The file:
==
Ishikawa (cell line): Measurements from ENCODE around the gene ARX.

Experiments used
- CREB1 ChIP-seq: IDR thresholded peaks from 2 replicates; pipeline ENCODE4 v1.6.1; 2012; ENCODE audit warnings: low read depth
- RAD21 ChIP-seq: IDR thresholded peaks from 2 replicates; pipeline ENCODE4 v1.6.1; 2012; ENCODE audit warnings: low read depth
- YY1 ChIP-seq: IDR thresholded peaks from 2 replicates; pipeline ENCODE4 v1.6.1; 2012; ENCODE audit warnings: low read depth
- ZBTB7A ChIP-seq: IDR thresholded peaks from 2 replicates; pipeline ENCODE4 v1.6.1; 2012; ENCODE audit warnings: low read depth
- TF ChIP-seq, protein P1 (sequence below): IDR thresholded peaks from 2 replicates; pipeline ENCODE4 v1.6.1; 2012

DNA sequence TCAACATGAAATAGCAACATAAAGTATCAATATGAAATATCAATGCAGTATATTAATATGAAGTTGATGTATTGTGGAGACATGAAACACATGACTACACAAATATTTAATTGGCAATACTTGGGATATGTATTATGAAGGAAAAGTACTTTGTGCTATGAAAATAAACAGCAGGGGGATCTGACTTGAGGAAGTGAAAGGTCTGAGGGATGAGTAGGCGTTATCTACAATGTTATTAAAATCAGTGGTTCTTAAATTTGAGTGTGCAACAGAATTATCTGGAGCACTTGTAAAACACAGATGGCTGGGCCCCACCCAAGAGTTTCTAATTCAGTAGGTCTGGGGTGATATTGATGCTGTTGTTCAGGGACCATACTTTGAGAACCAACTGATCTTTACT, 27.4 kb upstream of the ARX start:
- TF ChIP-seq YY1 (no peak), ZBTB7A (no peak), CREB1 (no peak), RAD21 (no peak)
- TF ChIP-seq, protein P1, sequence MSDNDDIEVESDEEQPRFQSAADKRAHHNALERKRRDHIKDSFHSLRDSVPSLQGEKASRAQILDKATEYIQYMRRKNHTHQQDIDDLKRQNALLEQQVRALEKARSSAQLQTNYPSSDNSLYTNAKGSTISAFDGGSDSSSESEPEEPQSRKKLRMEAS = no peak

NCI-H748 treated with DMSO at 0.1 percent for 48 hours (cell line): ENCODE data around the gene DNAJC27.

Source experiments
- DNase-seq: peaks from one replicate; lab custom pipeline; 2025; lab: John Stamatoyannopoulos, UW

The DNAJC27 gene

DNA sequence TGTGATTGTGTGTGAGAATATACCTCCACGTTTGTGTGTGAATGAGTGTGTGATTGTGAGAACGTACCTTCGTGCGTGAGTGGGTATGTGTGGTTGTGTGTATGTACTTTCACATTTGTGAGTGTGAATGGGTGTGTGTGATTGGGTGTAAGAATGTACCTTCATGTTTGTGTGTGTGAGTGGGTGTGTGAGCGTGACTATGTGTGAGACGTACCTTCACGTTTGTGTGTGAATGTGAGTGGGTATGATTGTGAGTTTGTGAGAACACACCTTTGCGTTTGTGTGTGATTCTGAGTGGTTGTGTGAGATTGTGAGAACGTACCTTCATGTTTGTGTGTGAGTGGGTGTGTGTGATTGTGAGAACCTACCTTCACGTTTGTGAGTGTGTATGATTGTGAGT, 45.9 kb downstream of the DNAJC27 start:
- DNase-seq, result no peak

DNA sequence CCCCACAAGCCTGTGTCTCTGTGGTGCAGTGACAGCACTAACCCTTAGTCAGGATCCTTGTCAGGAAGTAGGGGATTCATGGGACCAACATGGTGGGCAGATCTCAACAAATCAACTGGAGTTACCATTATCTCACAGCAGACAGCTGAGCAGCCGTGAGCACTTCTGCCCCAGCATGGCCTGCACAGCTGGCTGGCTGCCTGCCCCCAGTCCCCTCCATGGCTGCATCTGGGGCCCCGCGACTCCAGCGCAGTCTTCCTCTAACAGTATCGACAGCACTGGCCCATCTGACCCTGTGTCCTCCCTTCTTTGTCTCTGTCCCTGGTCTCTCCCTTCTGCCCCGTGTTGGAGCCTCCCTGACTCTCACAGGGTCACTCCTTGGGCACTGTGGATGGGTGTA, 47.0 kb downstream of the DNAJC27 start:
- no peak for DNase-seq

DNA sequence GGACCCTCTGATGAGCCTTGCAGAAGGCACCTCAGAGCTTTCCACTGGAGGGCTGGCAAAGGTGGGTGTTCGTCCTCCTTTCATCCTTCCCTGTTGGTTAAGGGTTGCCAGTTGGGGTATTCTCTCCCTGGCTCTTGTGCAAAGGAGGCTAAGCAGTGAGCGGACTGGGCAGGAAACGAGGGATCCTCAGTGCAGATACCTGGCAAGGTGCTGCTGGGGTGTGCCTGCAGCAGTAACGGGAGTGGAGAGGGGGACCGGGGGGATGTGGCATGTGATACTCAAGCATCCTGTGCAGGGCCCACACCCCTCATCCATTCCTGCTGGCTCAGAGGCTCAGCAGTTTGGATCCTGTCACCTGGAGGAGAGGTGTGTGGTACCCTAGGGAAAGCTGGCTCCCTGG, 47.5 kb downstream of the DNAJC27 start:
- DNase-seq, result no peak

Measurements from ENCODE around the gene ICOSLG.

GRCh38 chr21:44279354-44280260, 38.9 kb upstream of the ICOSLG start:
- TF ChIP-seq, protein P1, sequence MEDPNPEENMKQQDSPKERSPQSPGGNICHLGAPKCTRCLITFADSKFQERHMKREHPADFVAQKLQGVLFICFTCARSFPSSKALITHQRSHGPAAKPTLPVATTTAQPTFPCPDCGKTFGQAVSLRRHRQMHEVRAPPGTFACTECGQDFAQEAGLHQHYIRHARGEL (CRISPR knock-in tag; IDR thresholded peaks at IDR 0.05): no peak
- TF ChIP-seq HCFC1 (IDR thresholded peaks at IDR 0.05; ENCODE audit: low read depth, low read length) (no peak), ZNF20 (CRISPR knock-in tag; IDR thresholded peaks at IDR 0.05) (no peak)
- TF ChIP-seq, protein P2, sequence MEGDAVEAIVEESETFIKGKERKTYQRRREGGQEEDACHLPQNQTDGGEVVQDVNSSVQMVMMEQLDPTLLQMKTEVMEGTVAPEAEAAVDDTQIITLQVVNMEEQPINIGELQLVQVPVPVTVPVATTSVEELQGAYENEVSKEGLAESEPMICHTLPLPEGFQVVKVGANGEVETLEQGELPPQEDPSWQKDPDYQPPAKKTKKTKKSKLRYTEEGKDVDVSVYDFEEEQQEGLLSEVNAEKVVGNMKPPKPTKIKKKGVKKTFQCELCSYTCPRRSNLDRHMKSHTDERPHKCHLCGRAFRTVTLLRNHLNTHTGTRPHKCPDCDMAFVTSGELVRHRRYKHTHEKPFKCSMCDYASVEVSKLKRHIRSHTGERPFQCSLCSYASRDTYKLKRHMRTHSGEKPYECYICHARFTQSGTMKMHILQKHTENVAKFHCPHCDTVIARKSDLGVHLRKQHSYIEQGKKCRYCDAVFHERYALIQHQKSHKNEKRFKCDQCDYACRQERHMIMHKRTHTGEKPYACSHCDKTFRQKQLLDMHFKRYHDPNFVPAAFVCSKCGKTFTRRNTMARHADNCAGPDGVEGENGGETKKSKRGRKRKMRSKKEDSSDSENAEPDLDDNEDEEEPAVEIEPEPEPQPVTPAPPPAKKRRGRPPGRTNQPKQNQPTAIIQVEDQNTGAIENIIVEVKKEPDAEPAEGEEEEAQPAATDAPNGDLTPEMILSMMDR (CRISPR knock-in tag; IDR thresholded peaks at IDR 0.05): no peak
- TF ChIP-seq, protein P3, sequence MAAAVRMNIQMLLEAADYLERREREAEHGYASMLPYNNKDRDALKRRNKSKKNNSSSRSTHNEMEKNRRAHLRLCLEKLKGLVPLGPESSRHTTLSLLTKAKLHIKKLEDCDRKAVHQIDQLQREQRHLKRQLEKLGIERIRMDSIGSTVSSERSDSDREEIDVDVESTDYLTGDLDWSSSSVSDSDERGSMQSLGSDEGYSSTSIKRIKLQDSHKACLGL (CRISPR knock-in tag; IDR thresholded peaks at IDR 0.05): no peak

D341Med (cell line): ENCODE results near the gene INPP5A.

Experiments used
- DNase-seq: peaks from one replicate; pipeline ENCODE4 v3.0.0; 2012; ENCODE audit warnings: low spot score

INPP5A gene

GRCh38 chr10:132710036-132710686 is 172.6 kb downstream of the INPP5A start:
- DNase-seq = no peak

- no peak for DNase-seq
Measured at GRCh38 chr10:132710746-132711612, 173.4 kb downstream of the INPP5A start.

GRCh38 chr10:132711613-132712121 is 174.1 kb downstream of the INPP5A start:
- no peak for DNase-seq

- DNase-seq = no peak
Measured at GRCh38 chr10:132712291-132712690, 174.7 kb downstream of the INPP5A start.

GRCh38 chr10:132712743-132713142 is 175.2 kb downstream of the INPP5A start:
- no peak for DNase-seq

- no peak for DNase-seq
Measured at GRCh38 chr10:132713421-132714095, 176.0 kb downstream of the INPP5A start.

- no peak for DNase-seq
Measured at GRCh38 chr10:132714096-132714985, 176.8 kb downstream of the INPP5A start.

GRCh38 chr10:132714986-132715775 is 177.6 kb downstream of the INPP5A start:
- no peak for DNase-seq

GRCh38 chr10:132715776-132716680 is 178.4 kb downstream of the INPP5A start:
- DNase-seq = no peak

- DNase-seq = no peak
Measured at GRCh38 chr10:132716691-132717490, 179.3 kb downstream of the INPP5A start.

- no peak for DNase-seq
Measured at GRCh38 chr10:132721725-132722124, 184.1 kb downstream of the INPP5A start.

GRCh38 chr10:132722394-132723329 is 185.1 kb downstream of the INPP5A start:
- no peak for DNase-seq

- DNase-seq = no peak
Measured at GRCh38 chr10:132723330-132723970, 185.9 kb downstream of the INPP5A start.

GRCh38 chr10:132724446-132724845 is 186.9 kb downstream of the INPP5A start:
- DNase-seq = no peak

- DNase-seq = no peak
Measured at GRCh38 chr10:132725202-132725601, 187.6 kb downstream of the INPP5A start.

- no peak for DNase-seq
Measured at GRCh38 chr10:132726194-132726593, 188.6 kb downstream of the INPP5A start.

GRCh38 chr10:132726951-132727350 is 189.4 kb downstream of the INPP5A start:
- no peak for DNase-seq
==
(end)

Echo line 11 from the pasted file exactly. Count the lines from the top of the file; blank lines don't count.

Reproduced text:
NCI-H748 treated with DMSO at 0.1 percent for 48 hours (cell line): ENCODE data around the gene DNAJC27.